• Roman candles (not really, but they bring in candles that do wild tricks and are potentially classified as fireworks in the U.S.)
  • Party favors. These can be any one of the following: a glitter pinata, balloons, pens with balloons on the end, various noisemakers, bubbles, silly spray, fake snow, straight up glitter for kids to throw around, etc. It is all very messy, noisy and probably most of these things are not meant to be handled by people under the age of 10. Much less by three year olds.

Birthday are a major deal in Egypt, but after all the show and pounds of cake brought in, none of it tastes good. These are the kinds of cakes that are of course beautiful, but absolutely disgusting! Too much sugar, too much frosting, too much display chocolate, too many “gold” flecks, too much fruit jelly, too much sugared fruit, too much cream, etc. Just too much.

In the end, I will take my small homemade Betty Crocker cake, topped with a jar of cream cheese frosting and a simple candle instead of the horse and pony show that is an Egyptian child’s in-class birthday party.

Heliopolis Food Highlights

21 Mar

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This post includes food items from two separate trips to Heliopolis!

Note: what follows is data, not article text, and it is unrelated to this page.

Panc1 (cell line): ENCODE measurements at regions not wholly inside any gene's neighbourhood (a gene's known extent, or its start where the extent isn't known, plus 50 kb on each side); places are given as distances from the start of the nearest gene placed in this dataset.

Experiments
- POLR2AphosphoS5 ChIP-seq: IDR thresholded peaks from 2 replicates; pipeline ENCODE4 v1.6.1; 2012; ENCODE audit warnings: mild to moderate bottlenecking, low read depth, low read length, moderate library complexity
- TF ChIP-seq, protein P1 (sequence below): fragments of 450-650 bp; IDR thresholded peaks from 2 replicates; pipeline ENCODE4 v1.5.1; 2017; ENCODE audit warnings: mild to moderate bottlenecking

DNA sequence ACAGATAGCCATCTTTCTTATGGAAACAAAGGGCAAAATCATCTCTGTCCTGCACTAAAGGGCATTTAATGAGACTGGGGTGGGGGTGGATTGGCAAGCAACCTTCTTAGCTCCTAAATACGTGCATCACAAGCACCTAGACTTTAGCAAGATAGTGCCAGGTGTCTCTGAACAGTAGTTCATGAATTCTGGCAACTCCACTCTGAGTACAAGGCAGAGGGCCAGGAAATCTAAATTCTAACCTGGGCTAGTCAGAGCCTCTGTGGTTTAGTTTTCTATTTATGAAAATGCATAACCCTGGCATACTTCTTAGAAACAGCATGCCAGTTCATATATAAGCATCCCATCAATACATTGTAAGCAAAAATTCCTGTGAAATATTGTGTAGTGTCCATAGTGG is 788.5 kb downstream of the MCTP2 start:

Tasted in January with Amanda’s Mom:

Amanda and her mom took a trip to Heliopolis for a girls’ weekend and ended up discovering delicious mango, strawberry and vanilla bean sorbet at a wonderful French cafe. It just happened to be across from Mubarak’s former palace, or as our taxi driver said (quite adamantly) “Egypt’s palace.” We knew we wanted ice cream and a drink, as we had been walking all over a shopping district in Heliopolis (Shubra), but the ordering process was a bit frenzied, as we had no menus and had to simply point at fellow customers’ tables that featured ice cream, saying “izeen nefs haga,” or “we want the same thing.” It worked out alright, and we each got three delicious scoops of sorbet with fruit underneath and pistachios sprinkled on top. Delicious.

Tasted in March with Brandan:

We went to Heliopolis last weekend for Amanda’s birthday! Though we did not return to the sorbet cafe, we ate amazing (and greatly missed) Mexican food at City Stars (the second largest mall in the Middle East) and feasted on the most culturally diverse breakfast buffet known to man at the Intercontinental Hotel.

Our breakfast included: bacon, eggs, falafel, hummus, pita, doughnuts, croissants, veggie curry, dates, apricots, pineapple, lots of coffee, strawberry and orange juice, potatoes, a california roll and lots of…chocolate. Brandan went up for seconds to make sure we each had enough dark chocolate morsels on our breakfast plates. So delicious and a good meal to start off our second day of shopping and stressful movie watching. (That’s another blog entry for another day. But let it be known that watching movies with Egyptians is…loud. Very loud.) We can’t wait to go back to Heliopolis soon though, even for just enough time to eat at the Mexican restaurant again and sneak away some chocolate from the breakfast buffet.